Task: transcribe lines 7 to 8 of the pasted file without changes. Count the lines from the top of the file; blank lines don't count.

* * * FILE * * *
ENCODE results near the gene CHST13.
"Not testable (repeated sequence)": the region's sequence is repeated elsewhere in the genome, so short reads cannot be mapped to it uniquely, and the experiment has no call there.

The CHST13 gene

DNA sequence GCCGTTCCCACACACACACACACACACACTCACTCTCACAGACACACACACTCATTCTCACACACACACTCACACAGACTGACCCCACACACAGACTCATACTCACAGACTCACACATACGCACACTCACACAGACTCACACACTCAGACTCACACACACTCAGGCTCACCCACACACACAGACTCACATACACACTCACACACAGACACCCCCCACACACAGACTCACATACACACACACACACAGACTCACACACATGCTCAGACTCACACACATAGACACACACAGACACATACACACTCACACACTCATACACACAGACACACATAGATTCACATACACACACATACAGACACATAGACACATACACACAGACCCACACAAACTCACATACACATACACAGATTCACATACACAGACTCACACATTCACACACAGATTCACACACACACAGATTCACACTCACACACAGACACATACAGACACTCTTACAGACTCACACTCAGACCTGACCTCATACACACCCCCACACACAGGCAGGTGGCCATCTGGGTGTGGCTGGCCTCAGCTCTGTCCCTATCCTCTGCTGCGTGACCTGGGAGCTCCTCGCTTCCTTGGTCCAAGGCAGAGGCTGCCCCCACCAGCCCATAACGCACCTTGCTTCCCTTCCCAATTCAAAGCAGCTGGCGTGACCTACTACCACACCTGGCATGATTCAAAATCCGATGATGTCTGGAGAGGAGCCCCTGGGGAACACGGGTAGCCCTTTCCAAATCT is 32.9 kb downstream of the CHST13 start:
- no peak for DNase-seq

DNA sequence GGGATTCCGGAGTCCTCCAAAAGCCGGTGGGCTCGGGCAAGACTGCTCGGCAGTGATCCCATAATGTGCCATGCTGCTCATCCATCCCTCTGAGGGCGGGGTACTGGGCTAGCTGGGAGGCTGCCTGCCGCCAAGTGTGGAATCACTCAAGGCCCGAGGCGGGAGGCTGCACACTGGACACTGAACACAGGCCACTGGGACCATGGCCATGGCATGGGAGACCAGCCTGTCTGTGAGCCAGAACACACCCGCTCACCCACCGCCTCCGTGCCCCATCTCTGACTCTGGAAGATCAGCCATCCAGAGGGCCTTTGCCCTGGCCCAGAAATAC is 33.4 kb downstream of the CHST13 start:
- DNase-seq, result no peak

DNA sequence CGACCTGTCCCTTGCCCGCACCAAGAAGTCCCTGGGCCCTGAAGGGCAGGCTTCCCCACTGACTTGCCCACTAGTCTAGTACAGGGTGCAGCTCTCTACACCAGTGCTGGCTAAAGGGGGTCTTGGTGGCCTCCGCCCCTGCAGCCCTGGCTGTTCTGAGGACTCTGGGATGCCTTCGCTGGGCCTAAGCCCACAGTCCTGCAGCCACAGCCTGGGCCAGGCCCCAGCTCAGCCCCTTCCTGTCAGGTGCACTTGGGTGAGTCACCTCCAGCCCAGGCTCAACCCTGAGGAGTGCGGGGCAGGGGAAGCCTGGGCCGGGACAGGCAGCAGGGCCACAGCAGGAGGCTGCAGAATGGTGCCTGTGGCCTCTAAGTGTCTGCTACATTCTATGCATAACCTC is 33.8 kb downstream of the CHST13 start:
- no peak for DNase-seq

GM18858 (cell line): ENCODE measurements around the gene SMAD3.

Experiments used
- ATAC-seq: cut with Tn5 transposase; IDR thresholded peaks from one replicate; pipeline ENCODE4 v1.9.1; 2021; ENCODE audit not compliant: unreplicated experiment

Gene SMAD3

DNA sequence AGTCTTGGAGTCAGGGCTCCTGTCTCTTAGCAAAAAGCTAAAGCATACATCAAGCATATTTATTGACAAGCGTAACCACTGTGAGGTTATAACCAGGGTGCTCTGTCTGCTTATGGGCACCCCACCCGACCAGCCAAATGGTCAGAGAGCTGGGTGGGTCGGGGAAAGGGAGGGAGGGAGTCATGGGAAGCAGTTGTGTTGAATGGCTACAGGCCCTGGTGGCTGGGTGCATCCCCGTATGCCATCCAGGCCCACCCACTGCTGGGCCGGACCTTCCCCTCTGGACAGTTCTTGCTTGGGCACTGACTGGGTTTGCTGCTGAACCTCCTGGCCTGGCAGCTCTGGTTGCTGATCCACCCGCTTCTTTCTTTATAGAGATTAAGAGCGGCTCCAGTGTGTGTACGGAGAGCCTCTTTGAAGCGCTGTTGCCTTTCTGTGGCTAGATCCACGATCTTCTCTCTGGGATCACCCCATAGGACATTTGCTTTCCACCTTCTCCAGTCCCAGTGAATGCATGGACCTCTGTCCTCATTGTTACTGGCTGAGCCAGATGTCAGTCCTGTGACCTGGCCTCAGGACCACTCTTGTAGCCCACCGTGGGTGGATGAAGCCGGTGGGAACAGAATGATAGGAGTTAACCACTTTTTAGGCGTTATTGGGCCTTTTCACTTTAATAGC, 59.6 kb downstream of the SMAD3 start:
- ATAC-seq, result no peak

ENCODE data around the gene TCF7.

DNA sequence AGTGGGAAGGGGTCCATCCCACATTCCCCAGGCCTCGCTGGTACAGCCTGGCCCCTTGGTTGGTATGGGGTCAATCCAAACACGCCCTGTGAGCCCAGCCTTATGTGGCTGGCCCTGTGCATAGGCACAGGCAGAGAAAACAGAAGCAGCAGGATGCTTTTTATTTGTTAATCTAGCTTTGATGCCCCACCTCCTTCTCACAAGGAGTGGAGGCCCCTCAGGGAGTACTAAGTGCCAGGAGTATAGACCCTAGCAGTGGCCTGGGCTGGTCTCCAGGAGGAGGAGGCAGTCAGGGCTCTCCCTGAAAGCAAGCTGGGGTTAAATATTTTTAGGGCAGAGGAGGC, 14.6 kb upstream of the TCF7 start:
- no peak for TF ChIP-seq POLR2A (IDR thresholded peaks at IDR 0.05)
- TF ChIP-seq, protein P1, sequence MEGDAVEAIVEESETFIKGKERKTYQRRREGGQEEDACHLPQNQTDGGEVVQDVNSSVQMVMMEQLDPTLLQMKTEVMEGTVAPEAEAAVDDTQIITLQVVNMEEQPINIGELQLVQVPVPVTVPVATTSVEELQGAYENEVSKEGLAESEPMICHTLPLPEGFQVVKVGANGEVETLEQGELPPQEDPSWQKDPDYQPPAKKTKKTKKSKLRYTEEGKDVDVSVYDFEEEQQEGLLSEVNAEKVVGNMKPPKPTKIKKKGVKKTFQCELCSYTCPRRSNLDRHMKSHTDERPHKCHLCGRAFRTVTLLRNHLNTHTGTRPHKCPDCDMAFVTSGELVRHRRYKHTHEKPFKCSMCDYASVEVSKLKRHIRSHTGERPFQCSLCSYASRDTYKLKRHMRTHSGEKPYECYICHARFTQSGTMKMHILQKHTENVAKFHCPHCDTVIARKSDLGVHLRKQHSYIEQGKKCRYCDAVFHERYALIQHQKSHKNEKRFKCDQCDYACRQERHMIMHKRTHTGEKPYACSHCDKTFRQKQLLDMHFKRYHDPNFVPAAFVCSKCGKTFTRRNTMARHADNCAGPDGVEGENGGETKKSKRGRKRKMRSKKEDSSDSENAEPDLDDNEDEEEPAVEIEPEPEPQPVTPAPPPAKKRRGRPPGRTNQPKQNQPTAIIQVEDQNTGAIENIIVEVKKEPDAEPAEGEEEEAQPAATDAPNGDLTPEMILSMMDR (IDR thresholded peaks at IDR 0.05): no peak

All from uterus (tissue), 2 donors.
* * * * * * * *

- DNase-seq, result no peak

DNA sequence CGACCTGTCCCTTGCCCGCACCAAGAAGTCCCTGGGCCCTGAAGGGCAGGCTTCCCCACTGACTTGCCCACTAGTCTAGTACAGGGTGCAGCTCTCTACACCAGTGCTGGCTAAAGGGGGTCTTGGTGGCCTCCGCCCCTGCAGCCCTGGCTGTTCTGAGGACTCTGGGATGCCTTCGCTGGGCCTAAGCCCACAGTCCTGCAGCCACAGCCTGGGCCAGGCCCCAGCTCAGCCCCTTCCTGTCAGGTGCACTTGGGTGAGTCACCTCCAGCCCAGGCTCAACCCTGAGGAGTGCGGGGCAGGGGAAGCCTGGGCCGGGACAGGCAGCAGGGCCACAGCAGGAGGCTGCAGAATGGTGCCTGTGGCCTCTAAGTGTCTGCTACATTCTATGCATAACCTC is 33.8 kb downstream of the CHST13 start: